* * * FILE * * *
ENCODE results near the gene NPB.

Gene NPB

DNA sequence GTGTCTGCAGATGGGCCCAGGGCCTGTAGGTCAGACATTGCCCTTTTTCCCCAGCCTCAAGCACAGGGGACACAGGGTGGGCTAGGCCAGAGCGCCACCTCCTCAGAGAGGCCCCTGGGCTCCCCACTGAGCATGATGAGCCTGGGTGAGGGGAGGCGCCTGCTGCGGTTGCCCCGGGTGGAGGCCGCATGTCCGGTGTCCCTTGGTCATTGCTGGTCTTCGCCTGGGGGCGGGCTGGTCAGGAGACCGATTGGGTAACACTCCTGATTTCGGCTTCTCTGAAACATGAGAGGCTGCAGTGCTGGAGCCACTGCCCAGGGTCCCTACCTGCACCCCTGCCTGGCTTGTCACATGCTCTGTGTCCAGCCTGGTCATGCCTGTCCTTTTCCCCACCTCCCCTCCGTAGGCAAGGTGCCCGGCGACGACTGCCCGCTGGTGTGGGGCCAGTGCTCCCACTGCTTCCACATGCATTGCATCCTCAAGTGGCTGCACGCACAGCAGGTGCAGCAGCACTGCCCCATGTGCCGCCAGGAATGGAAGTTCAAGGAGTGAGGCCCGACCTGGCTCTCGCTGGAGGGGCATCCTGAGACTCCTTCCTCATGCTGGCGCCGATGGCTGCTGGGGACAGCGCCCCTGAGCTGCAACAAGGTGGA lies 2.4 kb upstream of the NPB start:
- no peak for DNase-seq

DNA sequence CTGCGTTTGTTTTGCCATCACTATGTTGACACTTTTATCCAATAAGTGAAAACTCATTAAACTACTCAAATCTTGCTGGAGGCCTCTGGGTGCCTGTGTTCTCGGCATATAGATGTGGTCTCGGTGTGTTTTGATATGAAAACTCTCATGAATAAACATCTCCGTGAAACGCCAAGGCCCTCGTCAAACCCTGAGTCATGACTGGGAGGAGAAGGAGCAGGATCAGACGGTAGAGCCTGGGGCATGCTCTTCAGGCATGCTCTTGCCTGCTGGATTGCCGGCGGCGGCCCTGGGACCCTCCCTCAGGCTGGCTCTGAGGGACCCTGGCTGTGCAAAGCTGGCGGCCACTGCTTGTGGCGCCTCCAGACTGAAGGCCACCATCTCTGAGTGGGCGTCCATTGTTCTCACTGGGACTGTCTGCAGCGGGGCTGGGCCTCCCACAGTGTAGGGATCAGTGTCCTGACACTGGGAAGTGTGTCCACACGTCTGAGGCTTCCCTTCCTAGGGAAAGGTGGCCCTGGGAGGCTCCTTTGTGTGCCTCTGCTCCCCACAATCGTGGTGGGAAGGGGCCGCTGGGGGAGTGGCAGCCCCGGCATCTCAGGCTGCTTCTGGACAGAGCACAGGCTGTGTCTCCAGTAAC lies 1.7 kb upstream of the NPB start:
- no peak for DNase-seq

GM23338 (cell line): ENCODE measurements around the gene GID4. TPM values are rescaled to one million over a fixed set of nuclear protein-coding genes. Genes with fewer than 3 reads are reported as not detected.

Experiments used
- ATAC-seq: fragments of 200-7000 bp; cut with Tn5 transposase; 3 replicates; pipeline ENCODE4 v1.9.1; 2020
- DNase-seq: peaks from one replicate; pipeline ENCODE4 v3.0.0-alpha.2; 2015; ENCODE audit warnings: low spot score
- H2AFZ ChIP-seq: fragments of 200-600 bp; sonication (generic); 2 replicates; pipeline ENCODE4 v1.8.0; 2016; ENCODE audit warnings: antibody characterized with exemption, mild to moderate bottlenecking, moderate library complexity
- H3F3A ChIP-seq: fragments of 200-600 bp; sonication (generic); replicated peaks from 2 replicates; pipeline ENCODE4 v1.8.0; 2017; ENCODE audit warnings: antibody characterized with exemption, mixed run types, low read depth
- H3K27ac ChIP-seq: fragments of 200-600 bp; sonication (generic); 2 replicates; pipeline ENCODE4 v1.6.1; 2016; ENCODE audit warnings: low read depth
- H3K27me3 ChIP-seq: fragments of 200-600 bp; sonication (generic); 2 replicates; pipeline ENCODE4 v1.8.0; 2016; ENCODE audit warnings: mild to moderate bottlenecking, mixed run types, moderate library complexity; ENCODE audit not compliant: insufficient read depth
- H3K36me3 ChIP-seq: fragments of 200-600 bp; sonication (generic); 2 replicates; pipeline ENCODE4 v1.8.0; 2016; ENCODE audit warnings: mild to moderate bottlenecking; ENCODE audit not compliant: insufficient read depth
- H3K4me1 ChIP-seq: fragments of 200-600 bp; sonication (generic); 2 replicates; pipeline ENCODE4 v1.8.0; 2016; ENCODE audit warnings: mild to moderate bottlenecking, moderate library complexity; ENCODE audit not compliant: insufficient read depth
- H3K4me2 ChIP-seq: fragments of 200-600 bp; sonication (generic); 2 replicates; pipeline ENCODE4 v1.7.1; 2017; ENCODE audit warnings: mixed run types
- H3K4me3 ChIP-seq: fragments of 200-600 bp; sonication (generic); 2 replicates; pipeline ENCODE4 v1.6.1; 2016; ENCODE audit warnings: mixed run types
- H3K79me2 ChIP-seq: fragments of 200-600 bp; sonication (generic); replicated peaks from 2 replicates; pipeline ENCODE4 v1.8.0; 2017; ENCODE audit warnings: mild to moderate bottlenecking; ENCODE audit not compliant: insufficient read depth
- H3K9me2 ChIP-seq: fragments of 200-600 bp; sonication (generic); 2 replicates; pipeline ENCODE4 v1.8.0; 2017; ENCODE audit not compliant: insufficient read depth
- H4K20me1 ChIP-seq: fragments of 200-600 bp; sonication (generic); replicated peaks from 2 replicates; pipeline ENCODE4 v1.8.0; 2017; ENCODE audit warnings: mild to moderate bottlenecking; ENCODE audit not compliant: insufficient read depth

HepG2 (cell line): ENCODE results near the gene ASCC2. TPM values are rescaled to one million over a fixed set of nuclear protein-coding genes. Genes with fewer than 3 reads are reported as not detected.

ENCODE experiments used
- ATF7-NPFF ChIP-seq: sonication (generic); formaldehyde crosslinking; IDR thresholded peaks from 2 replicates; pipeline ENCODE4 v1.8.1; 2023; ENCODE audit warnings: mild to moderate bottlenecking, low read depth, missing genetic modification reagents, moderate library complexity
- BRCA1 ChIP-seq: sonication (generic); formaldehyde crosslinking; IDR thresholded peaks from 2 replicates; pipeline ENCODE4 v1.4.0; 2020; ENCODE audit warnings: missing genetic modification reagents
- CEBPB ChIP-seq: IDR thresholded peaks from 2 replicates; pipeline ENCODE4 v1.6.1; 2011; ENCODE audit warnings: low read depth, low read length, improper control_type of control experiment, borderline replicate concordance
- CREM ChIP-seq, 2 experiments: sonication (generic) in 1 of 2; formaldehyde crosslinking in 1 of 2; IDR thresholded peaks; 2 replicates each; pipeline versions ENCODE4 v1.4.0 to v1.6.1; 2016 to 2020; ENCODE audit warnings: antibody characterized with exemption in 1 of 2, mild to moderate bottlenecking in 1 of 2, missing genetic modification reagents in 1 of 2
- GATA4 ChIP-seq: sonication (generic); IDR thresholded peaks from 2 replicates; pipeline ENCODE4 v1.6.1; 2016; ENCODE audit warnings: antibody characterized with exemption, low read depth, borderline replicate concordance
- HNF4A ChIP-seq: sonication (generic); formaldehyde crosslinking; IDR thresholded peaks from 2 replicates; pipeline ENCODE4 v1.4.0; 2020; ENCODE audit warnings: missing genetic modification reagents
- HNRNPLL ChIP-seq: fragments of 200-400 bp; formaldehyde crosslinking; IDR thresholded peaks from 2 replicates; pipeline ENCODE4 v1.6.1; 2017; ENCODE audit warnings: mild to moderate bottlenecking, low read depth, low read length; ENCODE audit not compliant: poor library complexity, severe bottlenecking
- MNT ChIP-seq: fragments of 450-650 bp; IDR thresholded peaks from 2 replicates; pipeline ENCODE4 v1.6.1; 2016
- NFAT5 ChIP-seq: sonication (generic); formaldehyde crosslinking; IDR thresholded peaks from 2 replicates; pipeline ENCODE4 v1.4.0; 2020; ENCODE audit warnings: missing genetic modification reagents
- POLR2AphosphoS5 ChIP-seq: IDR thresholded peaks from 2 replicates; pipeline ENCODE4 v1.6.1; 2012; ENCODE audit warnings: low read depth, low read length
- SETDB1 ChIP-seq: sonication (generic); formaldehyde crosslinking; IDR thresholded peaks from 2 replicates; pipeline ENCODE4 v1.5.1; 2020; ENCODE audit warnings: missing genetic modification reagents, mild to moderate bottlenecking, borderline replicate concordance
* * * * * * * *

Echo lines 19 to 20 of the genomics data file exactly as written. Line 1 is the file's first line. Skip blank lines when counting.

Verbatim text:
- H3K79me2 ChIP-seq: fragments of 200-600 bp; sonication (generic); replicated peaks from 2 replicates; pipeline ENCODE4 v1.8.0; 2017; ENCODE audit warnings: mild to moderate bottlenecking; ENCODE audit not compliant: insufficient read depth
- H3K9me2 ChIP-seq: fragments of 200-600 bp; sonication (generic); 2 replicates; pipeline ENCODE4 v1.8.0; 2017; ENCODE audit not compliant: insufficient read depth